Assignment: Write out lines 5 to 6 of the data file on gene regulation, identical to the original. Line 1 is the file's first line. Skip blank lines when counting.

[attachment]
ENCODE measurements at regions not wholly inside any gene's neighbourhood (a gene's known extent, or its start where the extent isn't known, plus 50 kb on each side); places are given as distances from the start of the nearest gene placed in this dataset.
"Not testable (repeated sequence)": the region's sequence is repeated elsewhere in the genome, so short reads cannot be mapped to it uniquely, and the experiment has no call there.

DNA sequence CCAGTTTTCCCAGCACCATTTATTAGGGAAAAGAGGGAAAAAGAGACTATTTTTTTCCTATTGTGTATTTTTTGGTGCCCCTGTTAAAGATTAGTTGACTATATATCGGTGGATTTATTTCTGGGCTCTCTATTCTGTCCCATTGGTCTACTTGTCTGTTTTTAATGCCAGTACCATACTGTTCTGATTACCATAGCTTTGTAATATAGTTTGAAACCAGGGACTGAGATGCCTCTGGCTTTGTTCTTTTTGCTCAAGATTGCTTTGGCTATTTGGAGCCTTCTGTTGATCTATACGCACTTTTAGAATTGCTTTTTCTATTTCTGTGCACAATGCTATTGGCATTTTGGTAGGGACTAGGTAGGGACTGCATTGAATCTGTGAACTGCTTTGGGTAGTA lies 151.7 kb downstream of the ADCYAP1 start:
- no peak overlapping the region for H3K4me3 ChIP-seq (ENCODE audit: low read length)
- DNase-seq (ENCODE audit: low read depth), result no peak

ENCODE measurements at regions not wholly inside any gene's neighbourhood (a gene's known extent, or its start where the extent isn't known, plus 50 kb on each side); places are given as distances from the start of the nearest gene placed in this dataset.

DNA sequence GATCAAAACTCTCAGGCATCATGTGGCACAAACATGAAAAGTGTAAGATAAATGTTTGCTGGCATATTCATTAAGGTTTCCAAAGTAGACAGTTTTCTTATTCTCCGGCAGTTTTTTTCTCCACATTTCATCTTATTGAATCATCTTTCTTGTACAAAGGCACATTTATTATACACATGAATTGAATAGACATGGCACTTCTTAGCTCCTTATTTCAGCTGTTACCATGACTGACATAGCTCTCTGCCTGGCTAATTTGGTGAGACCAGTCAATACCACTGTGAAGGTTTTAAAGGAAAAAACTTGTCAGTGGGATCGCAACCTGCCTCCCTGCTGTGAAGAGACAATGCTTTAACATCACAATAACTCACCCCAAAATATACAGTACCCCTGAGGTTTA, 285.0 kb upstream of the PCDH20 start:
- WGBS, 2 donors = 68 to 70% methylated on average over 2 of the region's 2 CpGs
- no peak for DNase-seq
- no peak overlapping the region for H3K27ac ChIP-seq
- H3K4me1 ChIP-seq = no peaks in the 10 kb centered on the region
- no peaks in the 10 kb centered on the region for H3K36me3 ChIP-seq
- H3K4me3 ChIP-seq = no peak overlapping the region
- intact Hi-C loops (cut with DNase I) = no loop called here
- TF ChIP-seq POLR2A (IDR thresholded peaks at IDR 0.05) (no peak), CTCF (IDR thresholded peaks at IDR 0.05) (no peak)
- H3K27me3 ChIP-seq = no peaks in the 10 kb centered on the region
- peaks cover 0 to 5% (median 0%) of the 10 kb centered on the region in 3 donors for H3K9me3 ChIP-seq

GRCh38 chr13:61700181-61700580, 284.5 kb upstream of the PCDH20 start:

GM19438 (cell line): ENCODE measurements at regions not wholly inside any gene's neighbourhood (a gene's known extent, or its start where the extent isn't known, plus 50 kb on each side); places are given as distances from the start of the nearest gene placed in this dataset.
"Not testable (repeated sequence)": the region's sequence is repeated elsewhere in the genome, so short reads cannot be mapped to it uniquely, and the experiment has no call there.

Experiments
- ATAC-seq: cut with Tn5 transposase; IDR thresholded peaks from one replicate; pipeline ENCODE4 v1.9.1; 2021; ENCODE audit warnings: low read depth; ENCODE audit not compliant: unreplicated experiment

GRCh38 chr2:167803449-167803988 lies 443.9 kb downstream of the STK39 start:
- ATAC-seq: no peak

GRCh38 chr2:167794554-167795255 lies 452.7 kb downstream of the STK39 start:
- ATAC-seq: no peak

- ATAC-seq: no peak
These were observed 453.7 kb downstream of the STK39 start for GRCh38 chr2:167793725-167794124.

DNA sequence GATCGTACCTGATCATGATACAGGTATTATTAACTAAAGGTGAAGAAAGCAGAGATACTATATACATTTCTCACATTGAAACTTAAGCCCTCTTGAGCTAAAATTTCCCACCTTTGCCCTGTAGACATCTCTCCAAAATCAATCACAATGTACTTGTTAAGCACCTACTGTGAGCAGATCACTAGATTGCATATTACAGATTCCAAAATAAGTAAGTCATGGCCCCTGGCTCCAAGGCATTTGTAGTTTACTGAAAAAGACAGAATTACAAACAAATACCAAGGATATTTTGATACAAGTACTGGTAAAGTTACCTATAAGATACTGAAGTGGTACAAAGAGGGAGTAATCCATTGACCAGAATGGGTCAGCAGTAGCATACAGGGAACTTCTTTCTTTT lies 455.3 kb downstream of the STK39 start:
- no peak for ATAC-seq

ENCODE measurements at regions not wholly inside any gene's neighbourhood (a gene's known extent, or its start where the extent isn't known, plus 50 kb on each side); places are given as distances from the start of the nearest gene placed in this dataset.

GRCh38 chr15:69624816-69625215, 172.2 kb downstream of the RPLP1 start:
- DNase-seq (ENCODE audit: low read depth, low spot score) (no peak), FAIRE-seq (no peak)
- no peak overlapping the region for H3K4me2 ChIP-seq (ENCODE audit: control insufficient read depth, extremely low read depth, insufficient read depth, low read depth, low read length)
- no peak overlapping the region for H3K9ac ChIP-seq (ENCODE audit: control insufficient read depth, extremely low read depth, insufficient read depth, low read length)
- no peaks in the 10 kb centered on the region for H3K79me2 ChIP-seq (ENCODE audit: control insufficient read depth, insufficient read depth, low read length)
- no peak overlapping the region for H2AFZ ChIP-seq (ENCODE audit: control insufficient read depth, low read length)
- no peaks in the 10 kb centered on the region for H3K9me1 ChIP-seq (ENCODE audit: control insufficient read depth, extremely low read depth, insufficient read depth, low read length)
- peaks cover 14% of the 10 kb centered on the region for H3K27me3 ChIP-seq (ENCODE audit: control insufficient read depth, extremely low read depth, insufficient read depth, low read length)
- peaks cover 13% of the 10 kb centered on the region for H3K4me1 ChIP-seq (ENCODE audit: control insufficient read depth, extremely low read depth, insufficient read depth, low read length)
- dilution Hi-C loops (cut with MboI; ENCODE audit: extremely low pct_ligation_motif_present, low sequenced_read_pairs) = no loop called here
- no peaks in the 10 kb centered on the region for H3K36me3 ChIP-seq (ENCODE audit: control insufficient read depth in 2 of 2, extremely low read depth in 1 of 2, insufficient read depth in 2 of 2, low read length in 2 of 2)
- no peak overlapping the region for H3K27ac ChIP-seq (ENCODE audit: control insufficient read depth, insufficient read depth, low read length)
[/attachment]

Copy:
- DNase-seq (ENCODE audit: low read depth), result no peak

ENCODE measurements at regions not wholly inside any gene's neighbourhood (a gene's known extent, or its start where the extent isn't known, plus 50 kb on each side); places are given as distances from the start of the nearest gene placed in this dataset.